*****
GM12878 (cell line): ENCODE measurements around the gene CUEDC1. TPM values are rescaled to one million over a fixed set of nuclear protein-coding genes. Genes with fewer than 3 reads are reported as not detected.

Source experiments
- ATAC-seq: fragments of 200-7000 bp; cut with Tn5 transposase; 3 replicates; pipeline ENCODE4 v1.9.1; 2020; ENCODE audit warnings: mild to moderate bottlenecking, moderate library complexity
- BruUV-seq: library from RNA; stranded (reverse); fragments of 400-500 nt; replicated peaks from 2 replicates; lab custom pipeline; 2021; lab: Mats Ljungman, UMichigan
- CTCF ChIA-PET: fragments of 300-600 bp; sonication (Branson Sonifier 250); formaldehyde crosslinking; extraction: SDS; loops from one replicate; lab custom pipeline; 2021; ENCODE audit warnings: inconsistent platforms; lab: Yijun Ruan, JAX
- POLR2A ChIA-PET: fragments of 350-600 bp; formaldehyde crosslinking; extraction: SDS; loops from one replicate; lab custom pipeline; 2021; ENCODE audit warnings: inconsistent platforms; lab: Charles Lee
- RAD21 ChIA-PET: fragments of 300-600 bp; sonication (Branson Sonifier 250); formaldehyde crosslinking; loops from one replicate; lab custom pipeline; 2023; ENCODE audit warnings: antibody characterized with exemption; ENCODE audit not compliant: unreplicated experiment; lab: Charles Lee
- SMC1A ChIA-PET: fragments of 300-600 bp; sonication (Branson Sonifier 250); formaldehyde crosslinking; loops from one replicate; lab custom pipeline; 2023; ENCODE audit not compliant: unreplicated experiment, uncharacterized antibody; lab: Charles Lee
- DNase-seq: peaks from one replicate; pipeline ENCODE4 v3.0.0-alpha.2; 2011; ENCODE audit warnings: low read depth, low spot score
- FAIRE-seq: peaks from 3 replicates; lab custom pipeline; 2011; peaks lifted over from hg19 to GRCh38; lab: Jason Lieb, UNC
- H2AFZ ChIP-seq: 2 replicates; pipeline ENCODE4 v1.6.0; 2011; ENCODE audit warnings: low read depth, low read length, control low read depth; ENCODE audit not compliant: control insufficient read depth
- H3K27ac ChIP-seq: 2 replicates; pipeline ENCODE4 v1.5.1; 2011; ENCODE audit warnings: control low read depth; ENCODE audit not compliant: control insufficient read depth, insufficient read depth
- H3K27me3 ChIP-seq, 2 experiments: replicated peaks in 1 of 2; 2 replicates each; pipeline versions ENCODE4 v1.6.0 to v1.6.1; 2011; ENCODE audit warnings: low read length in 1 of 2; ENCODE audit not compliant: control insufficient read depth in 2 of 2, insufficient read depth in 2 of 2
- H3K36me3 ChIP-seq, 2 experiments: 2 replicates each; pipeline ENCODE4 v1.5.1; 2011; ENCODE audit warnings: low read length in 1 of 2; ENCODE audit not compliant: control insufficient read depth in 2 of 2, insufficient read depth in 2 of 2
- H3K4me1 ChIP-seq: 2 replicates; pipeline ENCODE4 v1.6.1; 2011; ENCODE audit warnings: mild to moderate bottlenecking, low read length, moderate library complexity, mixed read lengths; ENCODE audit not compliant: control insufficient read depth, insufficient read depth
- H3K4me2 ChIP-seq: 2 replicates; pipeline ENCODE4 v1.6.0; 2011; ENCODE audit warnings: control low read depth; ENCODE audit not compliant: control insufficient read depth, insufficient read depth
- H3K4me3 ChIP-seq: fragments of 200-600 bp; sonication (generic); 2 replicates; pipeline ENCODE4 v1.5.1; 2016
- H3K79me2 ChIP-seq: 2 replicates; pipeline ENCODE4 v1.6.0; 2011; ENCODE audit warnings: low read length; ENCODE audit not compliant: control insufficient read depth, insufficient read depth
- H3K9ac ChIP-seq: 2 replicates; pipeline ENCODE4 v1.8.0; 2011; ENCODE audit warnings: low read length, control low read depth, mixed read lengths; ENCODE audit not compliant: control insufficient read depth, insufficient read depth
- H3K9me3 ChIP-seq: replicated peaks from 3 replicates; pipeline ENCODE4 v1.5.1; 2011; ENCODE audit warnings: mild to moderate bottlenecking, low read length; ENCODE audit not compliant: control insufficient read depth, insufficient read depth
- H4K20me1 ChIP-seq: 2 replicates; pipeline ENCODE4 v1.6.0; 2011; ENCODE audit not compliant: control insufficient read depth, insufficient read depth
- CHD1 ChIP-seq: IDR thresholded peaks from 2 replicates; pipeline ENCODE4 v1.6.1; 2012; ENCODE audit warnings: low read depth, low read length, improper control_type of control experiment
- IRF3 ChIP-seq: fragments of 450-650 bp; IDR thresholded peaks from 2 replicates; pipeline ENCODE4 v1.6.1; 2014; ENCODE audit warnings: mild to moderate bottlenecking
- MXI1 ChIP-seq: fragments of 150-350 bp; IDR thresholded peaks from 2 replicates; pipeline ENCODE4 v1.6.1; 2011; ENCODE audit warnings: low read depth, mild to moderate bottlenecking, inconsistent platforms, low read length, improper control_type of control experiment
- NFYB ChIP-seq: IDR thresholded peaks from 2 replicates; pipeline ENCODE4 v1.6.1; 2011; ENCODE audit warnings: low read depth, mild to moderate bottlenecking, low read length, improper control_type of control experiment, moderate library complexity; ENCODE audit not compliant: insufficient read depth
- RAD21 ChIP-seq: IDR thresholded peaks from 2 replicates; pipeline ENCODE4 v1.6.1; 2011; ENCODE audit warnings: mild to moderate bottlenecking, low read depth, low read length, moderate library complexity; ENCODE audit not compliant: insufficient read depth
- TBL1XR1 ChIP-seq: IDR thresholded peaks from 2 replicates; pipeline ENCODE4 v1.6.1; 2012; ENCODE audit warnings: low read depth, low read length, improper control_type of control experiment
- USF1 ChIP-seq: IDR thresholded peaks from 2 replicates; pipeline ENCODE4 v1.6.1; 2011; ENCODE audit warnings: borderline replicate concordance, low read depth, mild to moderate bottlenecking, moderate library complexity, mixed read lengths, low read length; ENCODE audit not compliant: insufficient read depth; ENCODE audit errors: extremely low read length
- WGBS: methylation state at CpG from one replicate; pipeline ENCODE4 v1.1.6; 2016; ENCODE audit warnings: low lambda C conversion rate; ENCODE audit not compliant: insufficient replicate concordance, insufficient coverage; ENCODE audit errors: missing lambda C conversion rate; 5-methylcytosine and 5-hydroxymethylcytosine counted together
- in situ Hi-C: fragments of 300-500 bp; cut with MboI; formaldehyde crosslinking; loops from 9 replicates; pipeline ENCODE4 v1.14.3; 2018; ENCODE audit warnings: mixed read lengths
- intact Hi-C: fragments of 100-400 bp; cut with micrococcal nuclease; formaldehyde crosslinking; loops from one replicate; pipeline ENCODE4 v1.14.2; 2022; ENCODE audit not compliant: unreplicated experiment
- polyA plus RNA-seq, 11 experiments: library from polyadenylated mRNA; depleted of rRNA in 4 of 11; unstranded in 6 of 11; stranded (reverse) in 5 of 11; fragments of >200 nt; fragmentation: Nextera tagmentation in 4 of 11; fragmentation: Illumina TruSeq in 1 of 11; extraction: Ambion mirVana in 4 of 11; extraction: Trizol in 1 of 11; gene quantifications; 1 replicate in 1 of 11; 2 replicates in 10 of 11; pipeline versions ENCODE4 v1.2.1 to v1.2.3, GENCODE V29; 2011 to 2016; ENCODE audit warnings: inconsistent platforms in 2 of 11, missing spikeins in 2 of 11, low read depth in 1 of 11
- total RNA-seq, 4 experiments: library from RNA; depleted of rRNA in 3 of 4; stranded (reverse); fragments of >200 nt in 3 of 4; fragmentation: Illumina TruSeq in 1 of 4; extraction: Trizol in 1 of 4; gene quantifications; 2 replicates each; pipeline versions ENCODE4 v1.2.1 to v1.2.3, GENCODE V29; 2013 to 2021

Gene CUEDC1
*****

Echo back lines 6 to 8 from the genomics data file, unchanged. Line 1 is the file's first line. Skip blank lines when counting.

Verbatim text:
- POLR2A ChIA-PET: fragments of 350-600 bp; formaldehyde crosslinking; extraction: SDS; loops from one replicate; lab custom pipeline; 2021; ENCODE audit warnings: inconsistent platforms; lab: Charles Lee
- RAD21 ChIA-PET: fragments of 300-600 bp; sonication (Branson Sonifier 250); formaldehyde crosslinking; loops from one replicate; lab custom pipeline; 2023; ENCODE audit warnings: antibody characterized with exemption; ENCODE audit not compliant: unreplicated experiment; lab: Charles Lee
- SMC1A ChIA-PET: fragments of 300-600 bp; sonication (Branson Sonifier 250); formaldehyde crosslinking; loops from one replicate; lab custom pipeline; 2023; ENCODE audit not compliant: unreplicated experiment, uncharacterized antibody; lab: Charles Lee